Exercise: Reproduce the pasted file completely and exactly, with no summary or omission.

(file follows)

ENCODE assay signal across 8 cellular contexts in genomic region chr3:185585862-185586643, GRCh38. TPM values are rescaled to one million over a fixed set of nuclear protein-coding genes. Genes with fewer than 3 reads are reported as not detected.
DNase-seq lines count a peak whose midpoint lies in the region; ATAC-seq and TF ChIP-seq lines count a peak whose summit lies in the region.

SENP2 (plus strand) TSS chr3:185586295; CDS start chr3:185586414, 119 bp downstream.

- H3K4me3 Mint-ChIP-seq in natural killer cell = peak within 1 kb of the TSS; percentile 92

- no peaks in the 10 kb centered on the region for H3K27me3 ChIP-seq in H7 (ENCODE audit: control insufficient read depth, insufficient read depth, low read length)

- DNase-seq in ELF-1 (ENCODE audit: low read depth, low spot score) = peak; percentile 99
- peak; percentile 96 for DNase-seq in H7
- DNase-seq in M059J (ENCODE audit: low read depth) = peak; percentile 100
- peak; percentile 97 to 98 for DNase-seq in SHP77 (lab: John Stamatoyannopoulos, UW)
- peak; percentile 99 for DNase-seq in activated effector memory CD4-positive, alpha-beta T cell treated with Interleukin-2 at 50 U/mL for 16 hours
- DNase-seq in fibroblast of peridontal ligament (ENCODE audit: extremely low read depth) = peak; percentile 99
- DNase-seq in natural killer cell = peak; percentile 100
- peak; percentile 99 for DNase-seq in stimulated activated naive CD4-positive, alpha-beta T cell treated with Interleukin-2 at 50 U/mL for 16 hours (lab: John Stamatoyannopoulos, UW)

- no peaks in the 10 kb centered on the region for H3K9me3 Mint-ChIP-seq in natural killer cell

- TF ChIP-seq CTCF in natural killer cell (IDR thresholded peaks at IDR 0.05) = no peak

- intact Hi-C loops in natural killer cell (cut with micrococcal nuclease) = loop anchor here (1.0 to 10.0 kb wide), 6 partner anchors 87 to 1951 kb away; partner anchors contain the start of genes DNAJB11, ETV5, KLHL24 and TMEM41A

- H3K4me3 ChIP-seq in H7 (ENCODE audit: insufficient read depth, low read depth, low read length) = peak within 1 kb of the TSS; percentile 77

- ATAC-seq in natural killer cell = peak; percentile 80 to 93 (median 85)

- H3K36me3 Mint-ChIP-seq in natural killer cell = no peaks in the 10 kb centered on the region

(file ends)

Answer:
ENCODE assay signal across 8 cellular contexts in genomic region chr3:185585862-185586643, GRCh38. TPM values are rescaled to one million over a fixed set of nuclear protein-coding genes. Genes with fewer than 3 reads are reported as not detected.
DNase-seq lines count a peak whose midpoint lies in the region; ATAC-seq and TF ChIP-seq lines count a peak whose summit lies in the region.

SENP2 (plus strand) TSS chr3:185586295; CDS start chr3:185586414, 119 bp downstream.

- H3K4me3 Mint-ChIP-seq in natural killer cell = peak within 1 kb of the TSS; percentile 92

- no peaks in the 10 kb centered on the region for H3K27me3 ChIP-seq in H7 (ENCODE audit: control insufficient read depth, insufficient read depth, low read length)

- DNase-seq in ELF-1 (ENCODE audit: low read depth, low spot score) = peak; percentile 99
- peak; percentile 96 for DNase-seq in H7
- DNase-seq in M059J (ENCODE audit: low read depth) = peak; percentile 100
- peak; percentile 97 to 98 for DNase-seq in SHP77 (lab: John Stamatoyannopoulos, UW)
- peak; percentile 99 for DNase-seq in activated effector memory CD4-positive, alpha-beta T cell treated with Interleukin-2 at 50 U/mL for 16 hours
- DNase-seq in fibroblast of peridontal ligament (ENCODE audit: extremely low read depth) = peak; percentile 99
- DNase-seq in natural killer cell = peak; percentile 100
- peak; percentile 99 for DNase-seq in stimulated activated naive CD4-positive, alpha-beta T cell treated with Interleukin-2 at 50 U/mL for 16 hours (lab: John Stamatoyannopoulos, UW)

- no peaks in the 10 kb centered on the region for H3K9me3 Mint-ChIP-seq in natural killer cell

- TF ChIP-seq CTCF in natural killer cell (IDR thresholded peaks at IDR 0.05) = no peak

- intact Hi-C loops in natural killer cell (cut with micrococcal nuclease) = loop anchor here (1.0 to 10.0 kb wide), 6 partner anchors 87 to 1951 kb away; partner anchors contain the start of genes DNAJB11, ETV5, KLHL24 and TMEM41A

- H3K4me3 ChIP-seq in H7 (ENCODE audit: insufficient read depth, low read depth, low read length) = peak within 1 kb of the TSS; percentile 77

- ATAC-seq in natural killer cell = peak; percentile 80 to 93 (median 85)

- H3K36me3 Mint-ChIP-seq in natural killer cell = no peaks in the 10 kb centered on the region